The 1970s were a transformative time for American culture. While the decade often calls to mind the over-the-top glamour of Studio 54 – and the likes of Liza Minnelli, Bianca Jagger and Grace Jones – there was transgressive social activity below the glittery façade. Case in point: the 1973 Versailles fashion show, in which American designers – Stephen Burrows, Halston, Bill Blass, Anne Klein and Oscar de la Renta – presented their collections in Paris. Including African American models like Pat Cleveland, Bethann Hardison and Charlene Dash, the momentous event put America’s innovative fashion and proud diversity on the world’s stage.
The progressive fashion show was the subject of a recent film, Versailles ’73: American Runway Revolution by Deborah Riley Draper. And now, the only African American designer of the historic five, Stephen Burrows, is being honored with the first ever retrospective of his work at the Museum of the City of New York.
“It’s nice to be appreciated before you pass on,” Burrows told DuJour, “It’s just an honor.”And while this is the largest collection of his work ever exhibited at once, it is not the only way he has felt the longevity of his designs. Fans and collectors alike have held onto Burrows’ garments from the ‘70s, ‘80s and ‘90s. “I often hear, ‘I still have that dress. It still fits me.’ It’s very flattering,” he recalled, “Or they come and tell me that they wore the thing so much that it fell apart. The fabric then was so perishable and light and airy.”
Burrows admitted that looking at so many of his pieces in one place is somewhat jarring. “It just brings back memories of the time when I created it,” he paused, and wistfully continued, “the people who were around me and the people who are not here anymore.”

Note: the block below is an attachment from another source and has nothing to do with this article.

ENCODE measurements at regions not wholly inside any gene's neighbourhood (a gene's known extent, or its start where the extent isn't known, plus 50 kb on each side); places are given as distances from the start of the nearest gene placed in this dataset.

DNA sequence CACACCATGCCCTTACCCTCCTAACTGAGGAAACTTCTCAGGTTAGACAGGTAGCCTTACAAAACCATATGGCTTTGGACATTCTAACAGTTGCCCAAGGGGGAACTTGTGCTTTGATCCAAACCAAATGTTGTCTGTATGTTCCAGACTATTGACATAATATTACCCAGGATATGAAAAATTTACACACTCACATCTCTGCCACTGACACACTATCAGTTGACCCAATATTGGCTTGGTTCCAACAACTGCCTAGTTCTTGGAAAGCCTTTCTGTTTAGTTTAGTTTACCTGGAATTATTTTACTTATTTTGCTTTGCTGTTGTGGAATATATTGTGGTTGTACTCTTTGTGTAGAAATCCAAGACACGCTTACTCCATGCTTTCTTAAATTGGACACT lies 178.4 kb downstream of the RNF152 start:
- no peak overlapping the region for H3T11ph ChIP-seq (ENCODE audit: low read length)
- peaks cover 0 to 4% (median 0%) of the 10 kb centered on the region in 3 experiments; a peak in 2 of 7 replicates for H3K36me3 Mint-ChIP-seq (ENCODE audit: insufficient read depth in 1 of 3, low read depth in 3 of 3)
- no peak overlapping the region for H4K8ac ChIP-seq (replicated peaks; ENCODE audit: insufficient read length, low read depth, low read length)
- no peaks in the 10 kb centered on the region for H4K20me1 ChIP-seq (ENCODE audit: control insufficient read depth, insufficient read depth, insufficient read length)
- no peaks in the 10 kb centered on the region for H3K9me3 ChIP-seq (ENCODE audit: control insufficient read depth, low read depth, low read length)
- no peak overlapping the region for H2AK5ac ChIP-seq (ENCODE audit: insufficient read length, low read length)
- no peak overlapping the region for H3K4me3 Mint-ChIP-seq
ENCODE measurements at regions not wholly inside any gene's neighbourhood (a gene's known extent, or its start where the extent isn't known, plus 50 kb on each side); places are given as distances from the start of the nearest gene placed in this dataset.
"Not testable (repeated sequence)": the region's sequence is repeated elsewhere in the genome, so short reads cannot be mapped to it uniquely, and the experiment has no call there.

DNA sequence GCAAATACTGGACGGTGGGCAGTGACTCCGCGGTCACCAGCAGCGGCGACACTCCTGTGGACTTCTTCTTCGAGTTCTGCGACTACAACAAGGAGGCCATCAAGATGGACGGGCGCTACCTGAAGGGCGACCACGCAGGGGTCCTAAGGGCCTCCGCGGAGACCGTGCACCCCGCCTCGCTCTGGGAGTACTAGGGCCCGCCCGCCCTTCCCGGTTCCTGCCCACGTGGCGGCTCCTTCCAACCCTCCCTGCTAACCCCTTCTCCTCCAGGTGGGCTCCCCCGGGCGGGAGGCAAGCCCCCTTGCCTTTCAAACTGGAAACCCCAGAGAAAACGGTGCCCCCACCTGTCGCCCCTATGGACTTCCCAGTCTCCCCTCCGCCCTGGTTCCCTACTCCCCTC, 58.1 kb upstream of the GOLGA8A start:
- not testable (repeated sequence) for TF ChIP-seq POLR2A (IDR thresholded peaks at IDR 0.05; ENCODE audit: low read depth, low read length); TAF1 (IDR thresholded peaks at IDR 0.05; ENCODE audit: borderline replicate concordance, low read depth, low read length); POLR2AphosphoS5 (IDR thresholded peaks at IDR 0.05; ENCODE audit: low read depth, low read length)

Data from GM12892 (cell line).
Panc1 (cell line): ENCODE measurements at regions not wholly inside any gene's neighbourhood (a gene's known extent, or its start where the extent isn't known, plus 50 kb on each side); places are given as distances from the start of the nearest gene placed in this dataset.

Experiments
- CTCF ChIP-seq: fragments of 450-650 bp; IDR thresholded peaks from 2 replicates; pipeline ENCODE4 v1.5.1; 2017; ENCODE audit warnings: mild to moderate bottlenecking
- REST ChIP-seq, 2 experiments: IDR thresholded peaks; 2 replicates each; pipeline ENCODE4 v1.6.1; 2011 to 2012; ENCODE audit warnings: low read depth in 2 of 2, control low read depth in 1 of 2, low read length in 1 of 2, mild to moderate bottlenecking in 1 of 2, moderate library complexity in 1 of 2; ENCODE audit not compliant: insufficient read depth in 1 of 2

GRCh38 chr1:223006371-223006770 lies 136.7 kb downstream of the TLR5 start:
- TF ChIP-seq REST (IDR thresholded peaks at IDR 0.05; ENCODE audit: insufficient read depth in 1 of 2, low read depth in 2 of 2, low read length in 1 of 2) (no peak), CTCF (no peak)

But for the designer, this exhibit is about celebrating the past. And looking back isn’t always serious. The charmingly chatty Burrows laughed when I asked what most surprised him about his early designs when looking at them today. “Things look so small! I can’t believe we were that small, that we fit into them!” He kindly added, “People are more well-built and muscular today.” (So that’s it…)
Although Burrows says that, “the business part of [the fashion industry] has changed so much” and that today, “it’s all about dollars and not so much about creativity and individuality,” he still loves the world who made him the living legend that he is today. With hopes that this exhibit will reignite his now-stagnant line, Burrows remains hopeful. “I’m just doing what I love to do.”
Stephen Burrows: When Fashion Danced is on exhibit at the Museum of the City of New York starting March 22, 2013. (1220 Fifth Avenue, NY, NY 10029, 212.534.1672) For a look back at some of Burrows’ designs, and a preview of the accompanying book, take a look in the DuJour gallery.